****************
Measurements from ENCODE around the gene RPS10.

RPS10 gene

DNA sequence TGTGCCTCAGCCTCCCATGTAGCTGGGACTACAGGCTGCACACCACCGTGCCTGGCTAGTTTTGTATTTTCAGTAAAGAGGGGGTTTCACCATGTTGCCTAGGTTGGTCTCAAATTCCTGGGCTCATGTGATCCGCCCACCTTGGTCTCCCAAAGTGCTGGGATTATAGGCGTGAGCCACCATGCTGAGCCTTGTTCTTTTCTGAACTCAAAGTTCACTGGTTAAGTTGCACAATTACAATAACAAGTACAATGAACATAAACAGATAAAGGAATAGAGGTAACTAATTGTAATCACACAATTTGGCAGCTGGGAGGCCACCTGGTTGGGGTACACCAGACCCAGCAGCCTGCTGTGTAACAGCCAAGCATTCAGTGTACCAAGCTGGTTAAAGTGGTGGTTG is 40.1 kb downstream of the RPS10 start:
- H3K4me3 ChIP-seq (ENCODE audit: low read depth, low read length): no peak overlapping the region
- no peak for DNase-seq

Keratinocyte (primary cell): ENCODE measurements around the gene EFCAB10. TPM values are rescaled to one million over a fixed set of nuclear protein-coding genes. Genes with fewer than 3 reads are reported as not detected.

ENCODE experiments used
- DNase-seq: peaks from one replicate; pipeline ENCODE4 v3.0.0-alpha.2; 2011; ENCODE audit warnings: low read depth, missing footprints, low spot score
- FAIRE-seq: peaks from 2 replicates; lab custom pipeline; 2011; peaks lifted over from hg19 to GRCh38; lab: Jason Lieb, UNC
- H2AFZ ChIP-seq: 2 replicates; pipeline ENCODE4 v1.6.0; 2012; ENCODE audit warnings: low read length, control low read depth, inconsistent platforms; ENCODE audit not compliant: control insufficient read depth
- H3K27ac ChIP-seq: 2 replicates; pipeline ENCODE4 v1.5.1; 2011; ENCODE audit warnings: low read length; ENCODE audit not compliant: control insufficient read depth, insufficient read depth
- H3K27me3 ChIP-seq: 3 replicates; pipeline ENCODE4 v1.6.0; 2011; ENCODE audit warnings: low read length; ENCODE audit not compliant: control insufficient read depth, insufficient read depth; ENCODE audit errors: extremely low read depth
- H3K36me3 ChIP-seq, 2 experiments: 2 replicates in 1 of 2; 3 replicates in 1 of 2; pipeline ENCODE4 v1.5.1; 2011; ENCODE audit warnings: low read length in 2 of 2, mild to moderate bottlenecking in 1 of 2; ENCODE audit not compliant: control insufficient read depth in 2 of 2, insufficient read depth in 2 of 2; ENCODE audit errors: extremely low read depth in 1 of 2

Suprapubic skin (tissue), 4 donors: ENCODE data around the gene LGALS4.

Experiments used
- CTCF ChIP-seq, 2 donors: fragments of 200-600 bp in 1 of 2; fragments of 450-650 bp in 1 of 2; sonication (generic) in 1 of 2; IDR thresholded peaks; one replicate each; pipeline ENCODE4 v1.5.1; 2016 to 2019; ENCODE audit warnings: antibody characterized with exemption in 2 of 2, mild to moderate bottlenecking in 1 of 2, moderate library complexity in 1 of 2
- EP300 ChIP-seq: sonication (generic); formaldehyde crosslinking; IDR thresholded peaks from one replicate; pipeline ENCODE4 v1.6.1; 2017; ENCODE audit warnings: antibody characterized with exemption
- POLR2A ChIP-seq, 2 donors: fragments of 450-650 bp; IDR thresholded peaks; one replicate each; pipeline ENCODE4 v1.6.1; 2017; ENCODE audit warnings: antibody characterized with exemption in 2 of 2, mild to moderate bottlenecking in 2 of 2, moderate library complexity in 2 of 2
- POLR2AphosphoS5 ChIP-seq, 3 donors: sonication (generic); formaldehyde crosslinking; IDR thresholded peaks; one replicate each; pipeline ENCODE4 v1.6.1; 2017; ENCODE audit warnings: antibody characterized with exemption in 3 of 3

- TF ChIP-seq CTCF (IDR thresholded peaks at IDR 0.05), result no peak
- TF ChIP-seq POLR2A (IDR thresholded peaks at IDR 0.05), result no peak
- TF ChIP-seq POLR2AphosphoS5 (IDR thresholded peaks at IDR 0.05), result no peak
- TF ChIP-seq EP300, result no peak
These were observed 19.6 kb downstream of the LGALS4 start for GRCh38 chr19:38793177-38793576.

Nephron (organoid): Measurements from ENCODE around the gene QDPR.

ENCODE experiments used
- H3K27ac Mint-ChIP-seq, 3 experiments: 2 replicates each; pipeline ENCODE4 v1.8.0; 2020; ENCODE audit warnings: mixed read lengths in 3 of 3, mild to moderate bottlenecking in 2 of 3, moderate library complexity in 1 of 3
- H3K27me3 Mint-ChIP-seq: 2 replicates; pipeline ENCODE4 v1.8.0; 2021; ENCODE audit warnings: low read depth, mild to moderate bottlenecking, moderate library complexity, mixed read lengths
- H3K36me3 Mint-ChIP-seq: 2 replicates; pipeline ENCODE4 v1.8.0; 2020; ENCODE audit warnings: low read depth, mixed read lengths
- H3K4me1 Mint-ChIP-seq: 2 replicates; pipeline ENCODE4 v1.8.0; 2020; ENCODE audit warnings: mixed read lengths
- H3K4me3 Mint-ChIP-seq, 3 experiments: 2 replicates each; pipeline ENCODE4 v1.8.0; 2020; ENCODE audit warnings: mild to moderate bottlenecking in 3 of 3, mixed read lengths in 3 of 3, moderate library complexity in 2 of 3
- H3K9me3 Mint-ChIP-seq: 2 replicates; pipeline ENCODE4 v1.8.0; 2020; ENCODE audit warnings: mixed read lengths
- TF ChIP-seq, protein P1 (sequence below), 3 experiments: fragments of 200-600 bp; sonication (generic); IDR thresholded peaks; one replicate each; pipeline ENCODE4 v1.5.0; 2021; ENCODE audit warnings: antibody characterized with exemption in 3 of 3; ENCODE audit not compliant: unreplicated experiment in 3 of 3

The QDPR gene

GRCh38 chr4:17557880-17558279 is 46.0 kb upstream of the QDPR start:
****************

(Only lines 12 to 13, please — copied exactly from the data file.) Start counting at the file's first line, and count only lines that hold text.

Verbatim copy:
- H3K27me3 ChIP-seq: 3 replicates; pipeline ENCODE4 v1.6.0; 2011; ENCODE audit warnings: low read length; ENCODE audit not compliant: control insufficient read depth, insufficient read depth; ENCODE audit errors: extremely low read depth
- H3K36me3 ChIP-seq, 2 experiments: 2 replicates in 1 of 2; 3 replicates in 1 of 2; pipeline ENCODE4 v1.5.1; 2011; ENCODE audit warnings: low read length in 2 of 2, mild to moderate bottlenecking in 1 of 2; ENCODE audit not compliant: control insufficient read depth in 2 of 2, insufficient read depth in 2 of 2; ENCODE audit errors: extremely low read depth in 1 of 2